Athletes have been successful at the highest level under each training approach, as well as some who strike a balance between the two. So, while great for preventing deceleration and having topped-out endurance for games and meets, the ability to maximize speed suffers, and therefore overall performance suffers as well. Additionally, because we don’t sprint often, the shapes that pertain to maximal sprinting are not easily hardwired into our movement patterns. When we go from submaximal training to the real thing, we may see an increased frequency of injuries due to poor movement, and the CNS is not primed to fire at that level.
As before, we must ask the question: Where do we go from here? Are we flexible enough in our ways that we allow for the implementation of more maximum speed work to counter these flaws? Do we allow for more rest days and active recovery days? Are we comfortable lowering the volume in favor of increasing intensity? Will it be okay to allow the athletes longer rest intervals between repetitions, or will it be too much of a culture shock to simply allow them to stand around to recover for the next rep? Can you see that there is a level of maximal speed qualities that needs to be obtained in order to achieve optimal performance beyond enduring the competition?
Interestingly enough, many coaches have had success with both approaches to training, but other coaches have questioned whether these training methods were sufficient or whether they could be improved upon by addition or subtraction. While training Carl Lewis, Tom Tellez had staples in his program that included 6x200m and other longer submaximal runs. Clyde Hart had success coaching with a quantity-to-quality approach. Tony Holler and his Feed the Cats program have had a lot of success with a “less is more approach.” All three coaches have had athletes achieve success on the biggest stages. Is it that the athletes fit their programming just right or that each approach is sufficient as it stands to produce similar results?
I propose finding a middle ground between them, or a sort of hybrid approach. I don’t mean to train at moderate intensities frequently, but rather, balancing the maximal work with the submaximal work in a meaningful way and tactfully choosing when measurement will benefit rather than take away from each. I’ll add that there is no right or wrong way to program as long as you build your program around the important qualities you want to improve in training, providing optimal recovery, and progressing the training in a realistic and meaningful way.There is no right or wrong way to program as long as you build your program around the important qualities you want to improve in training, says @BrendanThompsn. Click To Tweet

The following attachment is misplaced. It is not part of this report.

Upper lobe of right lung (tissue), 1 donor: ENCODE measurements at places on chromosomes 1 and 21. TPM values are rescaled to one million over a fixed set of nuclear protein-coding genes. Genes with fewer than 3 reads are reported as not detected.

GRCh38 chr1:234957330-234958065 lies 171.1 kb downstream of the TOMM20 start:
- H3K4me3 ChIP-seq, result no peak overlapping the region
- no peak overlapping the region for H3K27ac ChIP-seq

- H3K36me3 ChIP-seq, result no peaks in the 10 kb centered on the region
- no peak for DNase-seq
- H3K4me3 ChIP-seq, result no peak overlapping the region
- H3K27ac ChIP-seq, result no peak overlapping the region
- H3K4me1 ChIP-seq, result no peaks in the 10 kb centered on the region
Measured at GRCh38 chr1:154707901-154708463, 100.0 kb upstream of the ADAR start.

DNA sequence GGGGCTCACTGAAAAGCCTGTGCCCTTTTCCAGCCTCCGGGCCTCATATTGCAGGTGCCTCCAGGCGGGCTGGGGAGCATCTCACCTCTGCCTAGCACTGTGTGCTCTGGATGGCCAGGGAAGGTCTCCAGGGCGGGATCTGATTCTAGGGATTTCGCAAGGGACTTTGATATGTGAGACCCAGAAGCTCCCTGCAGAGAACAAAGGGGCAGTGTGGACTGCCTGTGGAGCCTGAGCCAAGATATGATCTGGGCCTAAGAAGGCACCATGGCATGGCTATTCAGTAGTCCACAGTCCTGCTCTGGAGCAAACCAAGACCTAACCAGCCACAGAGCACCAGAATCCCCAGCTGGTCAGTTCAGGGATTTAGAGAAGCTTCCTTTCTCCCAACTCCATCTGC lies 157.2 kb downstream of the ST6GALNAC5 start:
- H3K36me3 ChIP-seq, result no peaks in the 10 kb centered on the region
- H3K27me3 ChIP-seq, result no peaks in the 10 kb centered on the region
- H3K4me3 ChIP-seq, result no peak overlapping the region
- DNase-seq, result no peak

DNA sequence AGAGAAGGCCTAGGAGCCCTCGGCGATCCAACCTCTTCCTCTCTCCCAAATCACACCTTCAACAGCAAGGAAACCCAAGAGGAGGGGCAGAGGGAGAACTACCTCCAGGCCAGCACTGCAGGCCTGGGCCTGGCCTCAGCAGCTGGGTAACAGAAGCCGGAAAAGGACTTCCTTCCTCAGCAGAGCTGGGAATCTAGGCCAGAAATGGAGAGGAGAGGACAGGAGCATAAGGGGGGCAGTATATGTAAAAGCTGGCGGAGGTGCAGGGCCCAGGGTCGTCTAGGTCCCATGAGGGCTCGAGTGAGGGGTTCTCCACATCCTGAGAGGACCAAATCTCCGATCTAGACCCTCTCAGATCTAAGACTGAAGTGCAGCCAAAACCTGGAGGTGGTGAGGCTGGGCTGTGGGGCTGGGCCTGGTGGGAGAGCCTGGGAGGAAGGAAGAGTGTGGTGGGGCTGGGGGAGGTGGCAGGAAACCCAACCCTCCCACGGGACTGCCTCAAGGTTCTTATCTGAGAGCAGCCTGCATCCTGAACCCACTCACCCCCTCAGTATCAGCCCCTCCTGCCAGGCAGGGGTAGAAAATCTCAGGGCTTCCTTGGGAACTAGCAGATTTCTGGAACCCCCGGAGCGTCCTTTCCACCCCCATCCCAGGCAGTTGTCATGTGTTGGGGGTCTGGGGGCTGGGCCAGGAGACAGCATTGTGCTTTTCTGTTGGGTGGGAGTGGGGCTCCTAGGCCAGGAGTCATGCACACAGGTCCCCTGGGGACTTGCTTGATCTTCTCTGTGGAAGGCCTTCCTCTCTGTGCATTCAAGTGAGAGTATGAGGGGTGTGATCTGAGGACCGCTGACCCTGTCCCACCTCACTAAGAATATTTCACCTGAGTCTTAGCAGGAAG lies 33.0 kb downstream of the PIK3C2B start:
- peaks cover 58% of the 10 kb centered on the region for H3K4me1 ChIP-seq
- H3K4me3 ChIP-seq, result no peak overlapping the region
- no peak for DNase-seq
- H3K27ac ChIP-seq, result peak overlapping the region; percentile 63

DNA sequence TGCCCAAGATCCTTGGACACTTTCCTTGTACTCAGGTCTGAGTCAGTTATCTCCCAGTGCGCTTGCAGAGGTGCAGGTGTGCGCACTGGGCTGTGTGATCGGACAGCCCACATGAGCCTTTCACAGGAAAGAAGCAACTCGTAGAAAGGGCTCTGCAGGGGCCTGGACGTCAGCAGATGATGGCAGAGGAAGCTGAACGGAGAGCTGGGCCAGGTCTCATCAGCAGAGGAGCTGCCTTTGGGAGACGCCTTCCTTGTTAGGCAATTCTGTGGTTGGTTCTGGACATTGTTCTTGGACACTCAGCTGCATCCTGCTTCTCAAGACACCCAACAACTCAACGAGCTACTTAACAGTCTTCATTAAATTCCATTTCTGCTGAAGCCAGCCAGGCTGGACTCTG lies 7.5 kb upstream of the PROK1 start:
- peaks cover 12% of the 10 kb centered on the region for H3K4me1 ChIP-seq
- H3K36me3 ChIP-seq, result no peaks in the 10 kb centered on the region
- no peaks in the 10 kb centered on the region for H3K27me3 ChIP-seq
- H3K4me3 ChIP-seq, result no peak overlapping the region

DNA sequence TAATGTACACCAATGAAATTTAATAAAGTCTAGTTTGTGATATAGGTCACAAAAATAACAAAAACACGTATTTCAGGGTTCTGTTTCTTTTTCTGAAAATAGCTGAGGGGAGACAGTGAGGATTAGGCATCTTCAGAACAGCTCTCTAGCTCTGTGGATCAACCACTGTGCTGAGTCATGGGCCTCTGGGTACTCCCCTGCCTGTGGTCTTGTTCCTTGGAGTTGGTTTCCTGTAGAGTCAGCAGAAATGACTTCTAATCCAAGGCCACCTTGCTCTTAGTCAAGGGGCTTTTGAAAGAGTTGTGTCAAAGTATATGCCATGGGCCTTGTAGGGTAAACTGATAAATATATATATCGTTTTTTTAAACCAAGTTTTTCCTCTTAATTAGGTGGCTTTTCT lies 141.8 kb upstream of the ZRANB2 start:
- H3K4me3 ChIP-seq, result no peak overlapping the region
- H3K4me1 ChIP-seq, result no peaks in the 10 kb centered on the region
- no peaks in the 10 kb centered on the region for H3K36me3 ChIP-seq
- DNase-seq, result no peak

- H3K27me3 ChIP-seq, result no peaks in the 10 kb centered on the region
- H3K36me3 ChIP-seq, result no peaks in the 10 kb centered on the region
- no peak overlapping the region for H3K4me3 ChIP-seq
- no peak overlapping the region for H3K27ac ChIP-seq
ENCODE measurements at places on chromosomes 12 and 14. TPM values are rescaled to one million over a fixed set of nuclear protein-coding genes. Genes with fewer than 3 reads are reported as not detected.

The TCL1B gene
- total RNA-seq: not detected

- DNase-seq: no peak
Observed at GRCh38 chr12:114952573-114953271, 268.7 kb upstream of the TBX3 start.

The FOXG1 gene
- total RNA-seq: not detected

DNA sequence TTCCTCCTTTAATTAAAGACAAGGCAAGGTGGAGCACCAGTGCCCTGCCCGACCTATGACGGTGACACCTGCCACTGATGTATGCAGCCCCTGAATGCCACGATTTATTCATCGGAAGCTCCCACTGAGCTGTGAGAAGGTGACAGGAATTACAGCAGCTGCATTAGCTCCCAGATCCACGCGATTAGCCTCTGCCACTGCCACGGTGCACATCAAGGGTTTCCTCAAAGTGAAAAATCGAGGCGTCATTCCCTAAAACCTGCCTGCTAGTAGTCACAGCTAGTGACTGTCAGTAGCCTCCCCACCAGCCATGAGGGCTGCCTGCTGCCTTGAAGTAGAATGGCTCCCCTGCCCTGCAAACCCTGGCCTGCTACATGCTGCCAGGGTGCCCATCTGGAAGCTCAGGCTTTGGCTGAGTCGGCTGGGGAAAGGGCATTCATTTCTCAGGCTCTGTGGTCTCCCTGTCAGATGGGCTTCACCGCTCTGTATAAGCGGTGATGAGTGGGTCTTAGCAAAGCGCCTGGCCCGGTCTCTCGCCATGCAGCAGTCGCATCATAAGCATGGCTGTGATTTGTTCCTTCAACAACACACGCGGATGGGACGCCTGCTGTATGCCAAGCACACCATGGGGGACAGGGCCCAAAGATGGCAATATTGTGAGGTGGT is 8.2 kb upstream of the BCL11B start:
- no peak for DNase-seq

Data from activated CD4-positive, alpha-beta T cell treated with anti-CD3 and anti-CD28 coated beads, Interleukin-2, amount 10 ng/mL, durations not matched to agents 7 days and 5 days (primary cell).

I use this hybrid approach when training myself and my athletes, and it has appeared to be pretty effective thus far. I will go into different aspects of hybrid programming and how I choose to implement measurement within each.
I base my approach to all training around the premise of efficient and optimized movement. While there are schools of thought that totally disregard movement, I believe that sports are based on a foundation of movement and neglecting that foundation imposes limitations on performance qualities while also at times subjecting athletes to greater risks of injury.
Measuring movement is tricky, as it is difficult to objectively quantify and determine which movements are faulty and which are compensations for the faults. However, with a trained eye, knowledge of various movement qualities, and slow-motion feedback, it is often easy to pick apart optimal versus suboptimal movement. I then use this information to figure out which cues, drills, plyometrics, and other exercises I’d like the athlete to perform to rewire the faulty movements and promote the qualities I’m seeking. This topic could be a whole article in itself, and I will save the nuances of movement for another time.
Similar to the biomechanical aspect of my approach to training, I also look for faulty movement patterns that may present themselves in sprinting. I still use video feedback to find the faults and to inform my next steps with a particular athlete or group of athletes in a session. Additionally, plyometrics are great for complementing the focus of the training session.
For example, during an acceleration-themed session where horizontal displacement and rate of force production are key to success, I will pick and choose variations of certain plyometrics to incorporate to develop these traits. Similarly, for top speed days when vertical forces are more desired, I switch my plyometric orientation to developing vertical power and stiffness to transmit forces.
Do not simply do plyometrics just to do them—do them with a particular purpose in mind. If you cannot give a reason for them to be in your program, chances are you’re just doing “stuff.” We want to replace “stuff” where we can so that we can be more intentional in our programming. Again, this topic could be an article by itself, but I will cover that at another time.
Video 1. This video outlines one of the many faults you can find when analyzing the mechanical aspects of plyometrics. Something as simple as ankle stiffness can be the difference between quick, efficient ground striking and slow, prolonged ground contact times.
Running: Max Sprinting, Submax Sprinting, and Tempo Runs
This is fairly straightforward, but the balance seems to have been skewed somewhere along the way. Each aspect of running has its place in a training program and should be utilized based on the qualities you’re after. We have all heard the phrase “speed is king,” and programs have recently began shifting all of their attention in this direction. Maximal sprinting has great utility when athletes simply haven’t topped out their speedometers yet.
The concept of speed reserve is a powerful one, and raising the ceiling on maximum speed allows athletes to “cruise” in-game at submaximal speeds without the same cost of exertion as when they were slower. The higher you raise that ceiling, the faster the speeds you can sustain with less effort, which will then limit fatigue and improve repeat sprint ability in game.The key to using max sprinting as a training modality is to chase not only the ability to obtain max speed, but also the ability to sustain it, says @BrendanThompsn. Click To Tweet